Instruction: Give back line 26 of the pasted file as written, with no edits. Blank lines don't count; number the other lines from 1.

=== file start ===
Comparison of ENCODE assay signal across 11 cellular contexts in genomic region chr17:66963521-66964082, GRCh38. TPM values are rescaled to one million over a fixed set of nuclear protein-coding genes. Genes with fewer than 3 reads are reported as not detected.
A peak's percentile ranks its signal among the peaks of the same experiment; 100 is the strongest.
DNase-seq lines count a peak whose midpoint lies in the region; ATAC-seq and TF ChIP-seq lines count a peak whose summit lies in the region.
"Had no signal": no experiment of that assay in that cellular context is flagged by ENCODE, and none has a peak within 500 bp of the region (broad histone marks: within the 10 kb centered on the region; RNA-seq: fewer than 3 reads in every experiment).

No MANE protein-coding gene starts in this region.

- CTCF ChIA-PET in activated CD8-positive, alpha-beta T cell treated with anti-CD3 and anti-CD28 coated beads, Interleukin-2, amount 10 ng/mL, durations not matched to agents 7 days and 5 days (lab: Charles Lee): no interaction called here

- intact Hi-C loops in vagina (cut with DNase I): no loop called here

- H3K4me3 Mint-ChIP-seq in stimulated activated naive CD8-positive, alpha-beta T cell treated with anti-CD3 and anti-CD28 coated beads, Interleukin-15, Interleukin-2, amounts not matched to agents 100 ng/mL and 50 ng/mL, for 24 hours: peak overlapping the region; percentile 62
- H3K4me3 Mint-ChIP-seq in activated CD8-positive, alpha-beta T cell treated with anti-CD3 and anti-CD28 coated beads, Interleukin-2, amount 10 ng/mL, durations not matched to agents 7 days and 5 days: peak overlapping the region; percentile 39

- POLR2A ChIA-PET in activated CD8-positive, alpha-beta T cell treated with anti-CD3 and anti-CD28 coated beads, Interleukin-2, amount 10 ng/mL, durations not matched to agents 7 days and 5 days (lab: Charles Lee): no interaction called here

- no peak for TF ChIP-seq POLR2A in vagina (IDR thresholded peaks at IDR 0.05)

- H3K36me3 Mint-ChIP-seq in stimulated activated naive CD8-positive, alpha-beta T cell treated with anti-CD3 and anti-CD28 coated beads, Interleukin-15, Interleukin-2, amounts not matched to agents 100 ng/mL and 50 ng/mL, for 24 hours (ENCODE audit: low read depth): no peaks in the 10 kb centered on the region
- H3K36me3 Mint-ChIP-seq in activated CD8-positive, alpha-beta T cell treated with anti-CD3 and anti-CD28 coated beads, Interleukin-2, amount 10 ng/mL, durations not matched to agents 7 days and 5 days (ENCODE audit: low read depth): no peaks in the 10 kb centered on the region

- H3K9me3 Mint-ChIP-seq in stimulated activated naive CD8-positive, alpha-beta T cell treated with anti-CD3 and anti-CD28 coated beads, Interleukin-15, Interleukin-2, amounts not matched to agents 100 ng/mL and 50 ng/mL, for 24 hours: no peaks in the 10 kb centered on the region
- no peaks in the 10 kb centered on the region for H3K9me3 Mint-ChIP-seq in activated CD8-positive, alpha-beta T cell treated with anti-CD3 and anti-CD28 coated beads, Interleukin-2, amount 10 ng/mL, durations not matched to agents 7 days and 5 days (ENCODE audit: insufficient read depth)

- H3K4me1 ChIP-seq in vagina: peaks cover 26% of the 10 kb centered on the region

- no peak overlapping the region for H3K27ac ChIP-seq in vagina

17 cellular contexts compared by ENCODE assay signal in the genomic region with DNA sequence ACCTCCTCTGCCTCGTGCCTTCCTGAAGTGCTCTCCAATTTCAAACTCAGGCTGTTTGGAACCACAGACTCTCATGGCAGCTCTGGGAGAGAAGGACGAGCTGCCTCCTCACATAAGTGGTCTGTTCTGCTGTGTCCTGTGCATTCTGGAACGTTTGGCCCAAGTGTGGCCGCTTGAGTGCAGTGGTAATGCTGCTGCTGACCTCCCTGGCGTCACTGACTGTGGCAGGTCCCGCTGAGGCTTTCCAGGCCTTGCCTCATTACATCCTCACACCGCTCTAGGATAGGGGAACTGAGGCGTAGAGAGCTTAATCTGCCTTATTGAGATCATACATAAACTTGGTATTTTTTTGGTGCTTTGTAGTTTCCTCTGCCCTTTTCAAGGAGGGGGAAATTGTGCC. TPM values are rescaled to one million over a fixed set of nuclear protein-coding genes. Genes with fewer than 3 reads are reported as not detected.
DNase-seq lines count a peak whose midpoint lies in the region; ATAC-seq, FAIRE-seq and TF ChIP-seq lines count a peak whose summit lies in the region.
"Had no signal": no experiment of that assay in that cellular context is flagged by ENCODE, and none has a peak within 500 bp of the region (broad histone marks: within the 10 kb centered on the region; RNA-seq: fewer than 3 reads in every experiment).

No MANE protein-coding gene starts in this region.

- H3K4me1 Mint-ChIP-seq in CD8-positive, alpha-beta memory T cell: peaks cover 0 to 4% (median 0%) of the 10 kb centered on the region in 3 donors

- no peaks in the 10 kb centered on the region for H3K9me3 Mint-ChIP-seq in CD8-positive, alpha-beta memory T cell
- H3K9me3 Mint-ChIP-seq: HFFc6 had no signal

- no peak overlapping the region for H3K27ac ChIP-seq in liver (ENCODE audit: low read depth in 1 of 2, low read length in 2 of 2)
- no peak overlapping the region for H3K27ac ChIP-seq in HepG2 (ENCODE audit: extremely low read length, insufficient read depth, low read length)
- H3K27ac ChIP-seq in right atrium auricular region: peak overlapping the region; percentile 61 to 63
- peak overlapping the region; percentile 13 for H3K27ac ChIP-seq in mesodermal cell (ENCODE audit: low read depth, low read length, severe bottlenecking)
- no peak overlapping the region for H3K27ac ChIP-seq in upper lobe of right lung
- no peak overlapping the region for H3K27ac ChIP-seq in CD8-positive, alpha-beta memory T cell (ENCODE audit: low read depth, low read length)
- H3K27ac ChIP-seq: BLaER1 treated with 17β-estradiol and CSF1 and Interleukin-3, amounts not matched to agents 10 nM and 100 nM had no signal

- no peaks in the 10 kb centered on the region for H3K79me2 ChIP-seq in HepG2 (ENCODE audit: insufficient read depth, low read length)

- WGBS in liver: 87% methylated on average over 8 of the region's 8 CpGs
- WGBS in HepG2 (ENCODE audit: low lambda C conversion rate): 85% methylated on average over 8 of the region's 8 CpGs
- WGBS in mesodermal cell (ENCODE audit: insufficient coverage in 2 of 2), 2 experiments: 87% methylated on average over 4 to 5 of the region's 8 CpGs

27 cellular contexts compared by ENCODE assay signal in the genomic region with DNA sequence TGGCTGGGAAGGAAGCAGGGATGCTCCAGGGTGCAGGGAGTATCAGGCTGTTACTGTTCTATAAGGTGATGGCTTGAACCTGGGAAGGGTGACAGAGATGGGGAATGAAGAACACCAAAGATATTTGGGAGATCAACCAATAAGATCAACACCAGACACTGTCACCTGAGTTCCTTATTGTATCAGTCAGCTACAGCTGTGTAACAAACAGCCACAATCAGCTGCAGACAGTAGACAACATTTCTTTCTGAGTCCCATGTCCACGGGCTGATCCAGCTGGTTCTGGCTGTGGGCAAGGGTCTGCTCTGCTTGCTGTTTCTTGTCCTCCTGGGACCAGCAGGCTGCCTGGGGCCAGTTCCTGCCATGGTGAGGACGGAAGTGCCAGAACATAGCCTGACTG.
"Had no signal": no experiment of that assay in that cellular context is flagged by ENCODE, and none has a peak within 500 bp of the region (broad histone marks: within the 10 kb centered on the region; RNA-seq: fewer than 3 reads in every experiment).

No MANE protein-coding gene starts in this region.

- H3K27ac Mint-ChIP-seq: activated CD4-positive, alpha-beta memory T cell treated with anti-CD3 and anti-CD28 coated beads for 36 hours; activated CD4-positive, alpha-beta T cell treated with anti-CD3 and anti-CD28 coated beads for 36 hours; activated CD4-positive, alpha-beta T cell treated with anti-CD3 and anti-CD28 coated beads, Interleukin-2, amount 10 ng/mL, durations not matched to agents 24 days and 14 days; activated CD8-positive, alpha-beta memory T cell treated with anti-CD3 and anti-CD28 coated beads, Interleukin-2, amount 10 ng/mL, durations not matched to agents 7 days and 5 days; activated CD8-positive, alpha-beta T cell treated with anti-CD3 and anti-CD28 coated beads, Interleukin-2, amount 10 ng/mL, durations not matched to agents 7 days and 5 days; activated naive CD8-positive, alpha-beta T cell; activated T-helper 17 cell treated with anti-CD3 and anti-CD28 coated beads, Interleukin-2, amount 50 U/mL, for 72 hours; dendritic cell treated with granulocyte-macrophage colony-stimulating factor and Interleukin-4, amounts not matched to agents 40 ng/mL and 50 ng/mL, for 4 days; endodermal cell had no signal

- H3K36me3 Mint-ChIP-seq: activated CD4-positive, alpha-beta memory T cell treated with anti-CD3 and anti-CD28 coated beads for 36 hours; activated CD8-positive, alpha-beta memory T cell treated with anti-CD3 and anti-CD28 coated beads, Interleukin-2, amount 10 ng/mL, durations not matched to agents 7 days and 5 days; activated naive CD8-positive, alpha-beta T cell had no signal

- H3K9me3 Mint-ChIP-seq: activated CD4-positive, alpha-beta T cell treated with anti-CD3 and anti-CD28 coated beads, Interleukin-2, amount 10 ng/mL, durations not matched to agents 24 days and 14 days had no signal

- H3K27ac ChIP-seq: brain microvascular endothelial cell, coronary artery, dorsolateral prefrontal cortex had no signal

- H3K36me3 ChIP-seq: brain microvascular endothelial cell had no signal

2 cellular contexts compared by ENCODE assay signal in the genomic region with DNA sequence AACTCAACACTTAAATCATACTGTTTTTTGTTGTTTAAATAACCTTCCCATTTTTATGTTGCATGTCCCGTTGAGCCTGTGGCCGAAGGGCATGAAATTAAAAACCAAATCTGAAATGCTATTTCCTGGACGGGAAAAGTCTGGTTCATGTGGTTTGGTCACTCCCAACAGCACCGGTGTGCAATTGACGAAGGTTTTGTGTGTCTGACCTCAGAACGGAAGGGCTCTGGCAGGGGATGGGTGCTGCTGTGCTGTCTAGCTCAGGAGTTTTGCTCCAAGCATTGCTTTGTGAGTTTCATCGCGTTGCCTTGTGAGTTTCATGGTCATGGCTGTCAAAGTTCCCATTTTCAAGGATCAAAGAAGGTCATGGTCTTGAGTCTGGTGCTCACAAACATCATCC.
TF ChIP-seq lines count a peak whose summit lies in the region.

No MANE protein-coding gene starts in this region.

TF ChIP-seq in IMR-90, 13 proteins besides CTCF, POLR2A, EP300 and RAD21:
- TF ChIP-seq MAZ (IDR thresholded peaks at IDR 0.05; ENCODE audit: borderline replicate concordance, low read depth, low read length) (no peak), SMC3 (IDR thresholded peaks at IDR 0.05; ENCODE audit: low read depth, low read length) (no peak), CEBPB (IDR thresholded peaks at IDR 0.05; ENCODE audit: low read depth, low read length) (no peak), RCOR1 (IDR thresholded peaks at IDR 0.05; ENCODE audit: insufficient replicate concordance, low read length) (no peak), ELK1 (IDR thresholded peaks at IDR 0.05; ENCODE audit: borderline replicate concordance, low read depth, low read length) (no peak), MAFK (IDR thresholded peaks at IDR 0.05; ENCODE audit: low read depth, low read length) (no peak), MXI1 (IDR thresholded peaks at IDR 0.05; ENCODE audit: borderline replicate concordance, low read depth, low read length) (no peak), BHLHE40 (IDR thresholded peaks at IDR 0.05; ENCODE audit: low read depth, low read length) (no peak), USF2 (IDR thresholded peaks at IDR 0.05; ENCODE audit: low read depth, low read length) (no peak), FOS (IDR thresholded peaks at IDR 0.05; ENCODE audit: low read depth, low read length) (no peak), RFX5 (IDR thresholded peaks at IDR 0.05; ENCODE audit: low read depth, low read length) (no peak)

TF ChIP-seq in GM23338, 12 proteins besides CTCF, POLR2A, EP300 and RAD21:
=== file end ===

- no peak overlapping the region for H3K27ac ChIP-seq in HepG2 (ENCODE audit: extremely low read length, insufficient read depth, low read length)